Forty-year-old Ms. Cheng Khouen lives in Somphi village in Kampong Thom, Cambodia, with her husband and three daughters, ages 14, 12, and one. In her home garden, Khouen struggled to grow enough nutritious vegetables for her family using traditional gardening and land management methods. She would harvest one crop, and then plant the next without giving time for the soil to regenerate. She struggled to plow without damaging the soil, and her planting beds were not raised.
Eating my vegetables, I saw my children grow well both physically and mentally.Ms. Cheng Khoeun
This resulted in a sparse, undergrown garden that was often infected with diseases, leading her to use a lot of pesticides. “I used cow dung directly on my vegetables as fertilizer, but it caused diseases on my vegetables, so then I used chemical fertilizer and pesticide,” explained Khouen. “Sometimes I sprayed the pesticide without protecting myself properly. I got headache, and dizziness. I had to get some rest to recover.”
These practices not only negatively affected Khouen, but also her family. Her family members didn’t like to eat the vegetables she grew because they were concerned about their health, especially since Khouen would get stomach aches after eating them.
In July 2021, Khouen began participation in the USAID-funded Integrated Early Childhood Development Activity, where she learned improved production techniques, including how to grow a diverse variety of vegetables. Most importantly, she learned how to make wet and dry compost for fertilizer, how to make natural pesticides, and how to best prepare her land for improved soil health and farming. “It was easy for me to understand and learn how to make wet and dry compost and natural pesticide because the trainers demonstrated these things to us, and the other participants and I had a chance to practice together,” explained Khouen.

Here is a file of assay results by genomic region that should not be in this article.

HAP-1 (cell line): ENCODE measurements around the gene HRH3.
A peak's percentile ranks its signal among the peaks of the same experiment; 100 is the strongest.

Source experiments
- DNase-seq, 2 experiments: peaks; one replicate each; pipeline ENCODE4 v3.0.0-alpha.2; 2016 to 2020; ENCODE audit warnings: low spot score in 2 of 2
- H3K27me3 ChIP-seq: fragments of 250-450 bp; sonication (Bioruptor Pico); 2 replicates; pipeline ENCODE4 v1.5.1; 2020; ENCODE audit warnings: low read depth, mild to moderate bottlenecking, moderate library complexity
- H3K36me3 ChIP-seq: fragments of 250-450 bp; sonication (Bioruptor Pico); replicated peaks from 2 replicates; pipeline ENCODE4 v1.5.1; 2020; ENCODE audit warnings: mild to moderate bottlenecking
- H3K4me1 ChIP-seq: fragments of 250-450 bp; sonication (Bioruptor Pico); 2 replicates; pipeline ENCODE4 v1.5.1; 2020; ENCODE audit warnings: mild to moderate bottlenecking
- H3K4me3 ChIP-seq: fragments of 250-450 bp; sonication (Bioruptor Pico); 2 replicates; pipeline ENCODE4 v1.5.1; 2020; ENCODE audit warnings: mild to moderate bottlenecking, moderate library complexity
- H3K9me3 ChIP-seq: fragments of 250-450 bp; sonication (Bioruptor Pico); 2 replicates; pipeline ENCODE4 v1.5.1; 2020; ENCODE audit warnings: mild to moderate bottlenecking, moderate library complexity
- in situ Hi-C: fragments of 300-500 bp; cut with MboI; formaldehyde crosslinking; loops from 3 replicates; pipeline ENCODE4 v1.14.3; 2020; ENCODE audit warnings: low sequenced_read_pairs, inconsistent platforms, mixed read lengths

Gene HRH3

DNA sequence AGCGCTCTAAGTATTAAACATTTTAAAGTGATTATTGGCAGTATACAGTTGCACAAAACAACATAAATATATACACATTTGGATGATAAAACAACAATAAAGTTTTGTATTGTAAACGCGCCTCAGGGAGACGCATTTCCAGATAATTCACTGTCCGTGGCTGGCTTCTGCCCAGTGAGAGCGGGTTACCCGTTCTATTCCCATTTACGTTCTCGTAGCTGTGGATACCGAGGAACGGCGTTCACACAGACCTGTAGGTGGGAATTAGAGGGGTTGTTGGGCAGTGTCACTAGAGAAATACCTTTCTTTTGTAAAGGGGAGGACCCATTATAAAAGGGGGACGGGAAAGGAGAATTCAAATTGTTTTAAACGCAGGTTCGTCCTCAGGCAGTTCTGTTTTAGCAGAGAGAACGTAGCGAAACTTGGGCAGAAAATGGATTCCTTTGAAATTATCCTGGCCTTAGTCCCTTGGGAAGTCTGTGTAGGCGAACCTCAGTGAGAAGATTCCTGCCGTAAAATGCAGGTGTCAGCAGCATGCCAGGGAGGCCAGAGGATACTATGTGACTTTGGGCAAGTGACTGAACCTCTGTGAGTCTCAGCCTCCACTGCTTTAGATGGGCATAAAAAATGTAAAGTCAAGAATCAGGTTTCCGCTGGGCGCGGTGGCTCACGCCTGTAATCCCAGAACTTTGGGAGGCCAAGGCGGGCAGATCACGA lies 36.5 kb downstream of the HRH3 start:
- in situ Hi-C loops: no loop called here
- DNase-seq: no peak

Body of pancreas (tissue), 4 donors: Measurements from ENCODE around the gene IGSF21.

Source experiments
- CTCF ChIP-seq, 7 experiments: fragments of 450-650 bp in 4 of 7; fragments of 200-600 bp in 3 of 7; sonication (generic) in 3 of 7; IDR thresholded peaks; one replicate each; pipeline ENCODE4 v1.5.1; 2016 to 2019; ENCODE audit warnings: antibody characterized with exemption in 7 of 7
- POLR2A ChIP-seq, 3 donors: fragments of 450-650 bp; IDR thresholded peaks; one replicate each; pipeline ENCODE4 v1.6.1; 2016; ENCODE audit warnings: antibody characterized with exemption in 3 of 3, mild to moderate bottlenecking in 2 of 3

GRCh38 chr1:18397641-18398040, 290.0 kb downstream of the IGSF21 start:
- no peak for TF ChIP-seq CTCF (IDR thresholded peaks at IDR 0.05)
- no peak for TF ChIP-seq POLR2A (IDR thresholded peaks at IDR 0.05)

Because of this training, Khoeun also learned how to minimize damage when harvesting, how to classify produce by quality to determine price, and how to record her income and expenses to determine her profits, helping to make her garden both productive and profitable.
With support from my husband, I make wet and dry compost, which helps my vegetables grow very well.Ms. Cheng Khoeun
“With support from my husband, I make wet and dry compost, which helps my vegetables grow very well.” Making compost and pesticide out of naturally available materials is not only climate-friendly, but cost effective, too. Khouen’s customers appreciate her efforts and say her vegetables are delicious. Smiling, Khouen said, “Besides my family members who like eating the vegetables I grow, my neighbors also like buying them because they know I use natural compost and pesticide to make them safe and nutritious. Eating my vegetables, I saw my children grow well both physically and mentally.”
The demand for her produce makes it easy for Khouen to sell out of her vegetables. In the last 4-month crop cycle, she earned 1,600,000 Riel (400 USD) for a profit of 1,300,000 Riel (325 USD). This is a significant improvement from before participating in the IECD Activity, when her profits were just 350,000 Riel (87.50 USD) every 5-6 months. Now, Khouen has money to pay for daily household expenses and her children’s education. Khouen also has time to take care and play with her child.
“With the knowledge I have learned from the IECD project, I am able to make more profit to support my family.” Khouen also thanked the donor and project staff who provided her the training that has allowed her to improve her home garden, which she has committed to continuing even after the project is phased out.
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